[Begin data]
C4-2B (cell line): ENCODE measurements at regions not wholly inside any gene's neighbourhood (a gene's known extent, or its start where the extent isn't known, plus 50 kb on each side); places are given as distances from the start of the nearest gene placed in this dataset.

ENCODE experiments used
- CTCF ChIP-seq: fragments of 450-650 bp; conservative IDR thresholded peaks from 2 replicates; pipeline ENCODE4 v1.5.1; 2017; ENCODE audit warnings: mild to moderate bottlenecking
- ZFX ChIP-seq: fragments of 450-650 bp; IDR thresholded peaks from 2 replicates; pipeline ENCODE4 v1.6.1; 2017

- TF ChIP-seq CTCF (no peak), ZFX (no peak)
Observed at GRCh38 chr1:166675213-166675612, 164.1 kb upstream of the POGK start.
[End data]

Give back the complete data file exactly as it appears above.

C4-2B (cell line): ENCODE measurements at regions not wholly inside any gene's neighbourhood (a gene's known extent, or its start where the extent isn't known, plus 50 kb on each side); places are given as distances from the start of the nearest gene placed in this dataset.

ENCODE experiments used
- CTCF ChIP-seq: fragments of 450-650 bp; conservative IDR thresholded peaks from 2 replicates; pipeline ENCODE4 v1.5.1; 2017; ENCODE audit warnings: mild to moderate bottlenecking
- ZFX ChIP-seq: fragments of 450-650 bp; IDR thresholded peaks from 2 replicates; pipeline ENCODE4 v1.6.1; 2017

- TF ChIP-seq CTCF (no peak), ZFX (no peak)
Observed at GRCh38 chr1:166675213-166675612, 164.1 kb upstream of the POGK start.